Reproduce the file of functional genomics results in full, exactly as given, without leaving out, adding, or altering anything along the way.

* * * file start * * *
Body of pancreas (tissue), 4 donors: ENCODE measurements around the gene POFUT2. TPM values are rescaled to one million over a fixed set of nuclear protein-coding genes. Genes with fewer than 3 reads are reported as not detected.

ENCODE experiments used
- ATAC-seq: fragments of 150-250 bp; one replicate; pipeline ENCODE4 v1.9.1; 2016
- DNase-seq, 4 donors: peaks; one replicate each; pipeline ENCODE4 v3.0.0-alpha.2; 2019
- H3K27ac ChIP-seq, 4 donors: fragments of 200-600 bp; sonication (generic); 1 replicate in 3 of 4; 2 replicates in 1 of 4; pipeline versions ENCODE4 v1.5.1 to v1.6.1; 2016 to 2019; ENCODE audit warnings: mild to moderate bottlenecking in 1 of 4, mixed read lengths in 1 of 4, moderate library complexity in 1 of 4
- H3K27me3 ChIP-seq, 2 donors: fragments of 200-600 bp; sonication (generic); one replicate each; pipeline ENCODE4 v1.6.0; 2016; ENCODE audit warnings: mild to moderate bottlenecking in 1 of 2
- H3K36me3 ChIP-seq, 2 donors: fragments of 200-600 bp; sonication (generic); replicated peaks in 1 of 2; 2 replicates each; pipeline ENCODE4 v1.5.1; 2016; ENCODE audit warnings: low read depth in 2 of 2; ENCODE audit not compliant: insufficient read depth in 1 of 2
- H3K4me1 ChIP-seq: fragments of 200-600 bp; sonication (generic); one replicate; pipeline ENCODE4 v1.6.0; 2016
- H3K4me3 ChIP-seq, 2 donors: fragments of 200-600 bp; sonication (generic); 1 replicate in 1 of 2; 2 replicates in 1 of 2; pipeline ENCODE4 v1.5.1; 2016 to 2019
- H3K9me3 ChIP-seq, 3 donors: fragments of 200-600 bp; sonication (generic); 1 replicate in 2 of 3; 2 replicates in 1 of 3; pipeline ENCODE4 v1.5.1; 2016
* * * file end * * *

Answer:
Body of pancreas (tissue), 4 donors: ENCODE measurements around the gene POFUT2. TPM values are rescaled to one million over a fixed set of nuclear protein-coding genes. Genes with fewer than 3 reads are reported as not detected.

ENCODE experiments used
- ATAC-seq: fragments of 150-250 bp; one replicate; pipeline ENCODE4 v1.9.1; 2016
- DNase-seq, 4 donors: peaks; one replicate each; pipeline ENCODE4 v3.0.0-alpha.2; 2019
- H3K27ac ChIP-seq, 4 donors: fragments of 200-600 bp; sonication (generic); 1 replicate in 3 of 4; 2 replicates in 1 of 4; pipeline versions ENCODE4 v1.5.1 to v1.6.1; 2016 to 2019; ENCODE audit warnings: mild to moderate bottlenecking in 1 of 4, mixed read lengths in 1 of 4, moderate library complexity in 1 of 4
- H3K27me3 ChIP-seq, 2 donors: fragments of 200-600 bp; sonication (generic); one replicate each; pipeline ENCODE4 v1.6.0; 2016; ENCODE audit warnings: mild to moderate bottlenecking in 1 of 2
- H3K36me3 ChIP-seq, 2 donors: fragments of 200-600 bp; sonication (generic); replicated peaks in 1 of 2; 2 replicates each; pipeline ENCODE4 v1.5.1; 2016; ENCODE audit warnings: low read depth in 2 of 2; ENCODE audit not compliant: insufficient read depth in 1 of 2
- H3K4me1 ChIP-seq: fragments of 200-600 bp; sonication (generic); one replicate; pipeline ENCODE4 v1.6.0; 2016
- H3K4me3 ChIP-seq, 2 donors: fragments of 200-600 bp; sonication (generic); 1 replicate in 1 of 2; 2 replicates in 1 of 2; pipeline ENCODE4 v1.5.1; 2016 to 2019
- H3K9me3 ChIP-seq, 3 donors: fragments of 200-600 bp; sonication (generic); 1 replicate in 2 of 3; 2 replicates in 1 of 3; pipeline ENCODE4 v1.5.1; 2016